Epou theo: A Hellenic argument for interfaith work

Parthenon

The Delphic Maxims, as you may or may not be aware, were a set of almost 150 commandments written in the early 6th century BCE by seven wise men from all over the Greek-speaking world. They had been carved into stone and set in front of the holy Temple at Delphi and were used to teach some of the basics of the Greek language as well as to impart some wisdom to the public. I can imagine that its placement near the Temple allowed some who visited seeking wisdom could do so without needing to ask … [Read more...]

Here I Stand!

Zena

I think most of us start out in our interfaith work with the expectation that our work will proceed smoothly and that we will find tolerance and acceptance in our relations with those of other faiths.  And for the most part that is probably the case.  At least those with whom we work are willing to respect those of other faiths than their own, and even offer their cooperation and support in projects that are aimed at improving their communities. But sometimes our best intentions go awry and we f … [Read more...]

One River, Many Wells

fountains

In my work as a hospital chaplain I never know from day to day what I may be called upon to work with as I step into a patient’s room.  Huntsville, Alabama is a religiously diverse community which includes Hindus, Buddhists, Muslims, Jews, Christians of many denominations, Pagans, Baha'i and others.  While most of my patient encounters to date have been with Christian families, I have also been called upon to act as chaplain in grief work with other faiths as well.  Such encounters demand that … [Read more...]

A Call to Activism

Skelligs - 2009

On the 8th of May we mark the 69th anniversary of the surrender of Nazi Germany to the Allied Forces. The horror and the tragedy of the rise of the Nazi party and the Nazi ideology in Germany is that so much of what happened might have been preventable if people had been willing to stand up and say “This is wrong!” when it was first noticed that the powers that be were imprisoning, killing, and discriminating against their own citizens. The Holocaust did not happen overnight, it happened in a ser … [Read more...]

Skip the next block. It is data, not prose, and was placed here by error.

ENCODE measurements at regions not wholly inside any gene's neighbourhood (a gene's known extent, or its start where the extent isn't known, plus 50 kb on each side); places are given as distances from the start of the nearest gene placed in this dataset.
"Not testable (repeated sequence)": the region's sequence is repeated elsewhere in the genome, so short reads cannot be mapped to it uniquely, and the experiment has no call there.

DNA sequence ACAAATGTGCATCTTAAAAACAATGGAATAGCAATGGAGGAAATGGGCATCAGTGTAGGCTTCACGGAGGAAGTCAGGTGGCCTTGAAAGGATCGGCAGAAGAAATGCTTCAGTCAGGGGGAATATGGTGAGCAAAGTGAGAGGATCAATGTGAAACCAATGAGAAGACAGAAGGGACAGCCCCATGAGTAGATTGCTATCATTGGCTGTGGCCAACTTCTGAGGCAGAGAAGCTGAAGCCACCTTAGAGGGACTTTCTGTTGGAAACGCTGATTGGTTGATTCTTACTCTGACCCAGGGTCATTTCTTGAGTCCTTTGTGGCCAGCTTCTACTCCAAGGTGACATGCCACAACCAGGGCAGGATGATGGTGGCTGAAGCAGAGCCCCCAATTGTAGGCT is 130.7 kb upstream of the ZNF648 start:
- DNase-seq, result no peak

Growing the Interfaith Garden

redbuds

It is April now and here in the South that means that spring is all around us.  The redbuds and dogwoods are in bloom and the trees in the woods behind my house are covered in a pale green lace of tiny leaves.  As the earth has warmed I have been drawn more and more to get my fingers in the dirt.  I’ve been cleaning out the detritus of fall leaves, pruning the rose bushes, and planting new flowers and herbs for the coming season.  It is a fitting reminder that the promise of life renewed has been … [Read more...]

Down South Diversity

alg-tenn-mosque-jpg

The other day, I read a "you know you're a New Yorker/ Californian/Midwesterner/Southerner when..." post in my G+ stream that consisted primarily of mildly to moderately negative stereotypes. Needless to say, this is not a form of "humor" I enjoy. Not only do Southerners rarely have names like "Jim Bob" and "Billy Sue," but there is also a high degree of variation in dialect rather than a single "Southern" mode of speech. And I'm going to need y'uns to spell "y'all" correctly if you're going to … [Read more...]

Who Are We Kidding?

Interfaith2

All right, I admit it.  I am off on a bit of a rant this week.  At the moment I am feeling more than a bit frustrated.  Many of us are active in community interfaith work because we sincerely believe that it is important that we open honest discussions with people of other spiritual practices because understanding and openness can and will lead to better communities.  Since moving here to Huntsville, my husband and I have been active with both the Interfaith Mission Service and more recently wit … [Read more...]

A Thousand Years from Now

Parthenon-Dusk

I want to start the year off on a positive, forward-looking note and imagine what our work here will produce in the distant future. There's this fantasy that tumbles around in my head from time to time of a world in which Pagan temples of various sorts are common. Because it's my fantasy, the temple takes the shape of one to honor the gods of Ancient Greece and there's a sanctuary with altars and various statues, office space for the priests and priestesses, a daycare, and a small library. We … [Read more...]


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